January 17, 2017 Leave a comment
One of the great features of modern medical journals like CJSM is the ability to publish studies ahead of print – we call it “Published Online First.”
With the flexibility allowed by the internet and emerging media, we are able to get studies that have gone through peer review and are in the queue for printing out to the reading public months before they otherwise would see the light of day.
We have one of our “Published Online First” studies burning things up on emerging media. At CJSM we follow the Altmetrics on the studies in our pages, and this new one — Isometric Contractions Are More Analgesic Than Isotonic Contractions for Patellar Tendon Pain: An In-Season Randomized Clinical Trial — currently has a very hot rating of 107 (and climbing).
The treatment of such a common condition will be of inherent interest to those who practice sports medicine. Moreover, managing this nagging condition in mid-season can prove to be a Sisyphean task for the athlete and clinician. This study has great promise to make a significant impact on your care of the athletes you see.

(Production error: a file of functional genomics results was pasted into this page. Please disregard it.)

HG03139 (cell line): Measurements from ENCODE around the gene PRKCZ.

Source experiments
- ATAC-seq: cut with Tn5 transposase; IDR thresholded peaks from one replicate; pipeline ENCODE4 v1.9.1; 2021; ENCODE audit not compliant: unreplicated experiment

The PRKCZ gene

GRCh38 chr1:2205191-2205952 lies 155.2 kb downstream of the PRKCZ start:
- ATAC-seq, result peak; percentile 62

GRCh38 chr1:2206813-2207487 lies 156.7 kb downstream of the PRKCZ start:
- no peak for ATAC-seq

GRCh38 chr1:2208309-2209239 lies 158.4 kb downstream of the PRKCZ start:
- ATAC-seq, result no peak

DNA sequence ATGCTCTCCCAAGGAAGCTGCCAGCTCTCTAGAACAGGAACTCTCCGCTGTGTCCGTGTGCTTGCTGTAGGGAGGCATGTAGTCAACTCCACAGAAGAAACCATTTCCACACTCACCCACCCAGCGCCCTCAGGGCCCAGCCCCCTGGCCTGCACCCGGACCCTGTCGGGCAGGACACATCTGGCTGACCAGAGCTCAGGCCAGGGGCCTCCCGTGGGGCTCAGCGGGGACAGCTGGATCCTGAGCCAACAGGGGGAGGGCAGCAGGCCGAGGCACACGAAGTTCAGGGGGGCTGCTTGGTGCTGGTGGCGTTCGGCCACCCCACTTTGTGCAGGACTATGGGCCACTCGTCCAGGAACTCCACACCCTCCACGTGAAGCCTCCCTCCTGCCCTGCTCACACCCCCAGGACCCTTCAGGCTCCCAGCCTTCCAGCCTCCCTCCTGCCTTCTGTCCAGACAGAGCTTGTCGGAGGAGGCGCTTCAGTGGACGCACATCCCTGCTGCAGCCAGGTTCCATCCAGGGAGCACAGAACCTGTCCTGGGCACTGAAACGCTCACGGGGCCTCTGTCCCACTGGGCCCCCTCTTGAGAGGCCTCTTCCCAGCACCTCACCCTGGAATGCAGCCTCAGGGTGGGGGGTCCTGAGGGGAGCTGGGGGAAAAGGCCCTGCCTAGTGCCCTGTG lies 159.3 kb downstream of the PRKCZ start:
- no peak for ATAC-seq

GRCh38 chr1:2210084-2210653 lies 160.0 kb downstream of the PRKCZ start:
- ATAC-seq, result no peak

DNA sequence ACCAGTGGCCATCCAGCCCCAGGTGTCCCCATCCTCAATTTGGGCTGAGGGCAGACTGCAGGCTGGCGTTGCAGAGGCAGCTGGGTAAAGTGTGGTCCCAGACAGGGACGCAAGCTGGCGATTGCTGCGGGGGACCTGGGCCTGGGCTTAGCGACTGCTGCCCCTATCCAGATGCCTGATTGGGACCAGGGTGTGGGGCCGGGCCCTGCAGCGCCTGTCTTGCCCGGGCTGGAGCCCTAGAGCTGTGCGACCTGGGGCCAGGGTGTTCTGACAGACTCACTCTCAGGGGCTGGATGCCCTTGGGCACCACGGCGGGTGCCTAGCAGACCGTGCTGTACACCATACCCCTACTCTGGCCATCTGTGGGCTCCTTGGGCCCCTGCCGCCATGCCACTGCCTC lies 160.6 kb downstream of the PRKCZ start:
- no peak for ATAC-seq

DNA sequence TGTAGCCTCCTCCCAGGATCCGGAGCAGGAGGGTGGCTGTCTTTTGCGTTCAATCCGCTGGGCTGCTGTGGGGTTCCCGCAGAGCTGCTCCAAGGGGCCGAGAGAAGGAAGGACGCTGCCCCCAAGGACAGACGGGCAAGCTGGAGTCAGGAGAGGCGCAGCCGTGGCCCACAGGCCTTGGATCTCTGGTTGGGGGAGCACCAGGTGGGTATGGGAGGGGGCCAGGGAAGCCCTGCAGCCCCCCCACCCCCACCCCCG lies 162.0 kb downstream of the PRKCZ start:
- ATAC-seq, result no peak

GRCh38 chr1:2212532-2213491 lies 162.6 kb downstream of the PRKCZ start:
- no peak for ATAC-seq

Basketball season is upon us and our clinics have begun to fill with athletes ailing from patellar tendinopathy, seeking pain relief and a quick return to the hardwood. As a sports medicine fellow with a residency background in physical medicine and rehabilitation I have used this time to step back and review the therapeutic exercises we prescribe for tendinopathies. I have always paired the concept of eccentric strengthening with tendon repair. However, various other types of muscle contraction and strengthening exercises can (and perhaps should be) prescribed as well.
As an educational exercise I would like to take a moment to review the types of muscle contractions. Isometric contraction occurs without any movement of the joint on which the muscle acts. Isokinetic contraction occurs at a constant speed across a joint range of motion with variable resistance. Finally, isotonic exercises are performed through normal joint range of motion with a consistent resistance at variable speed. Isotonic contractions are further divided into concentric (muscle shortening) and eccentric (muscle lengthening).
Tendon pain is a factor that limits participation and performance in athletes. Eccentric strengthening has shown good clinical outcomes in the long-term; however, this intervention can lead to increased pain in the short-term, and in 2005 Visnes et al showed eccentric strengthening to be of no benefit for in-season athletes.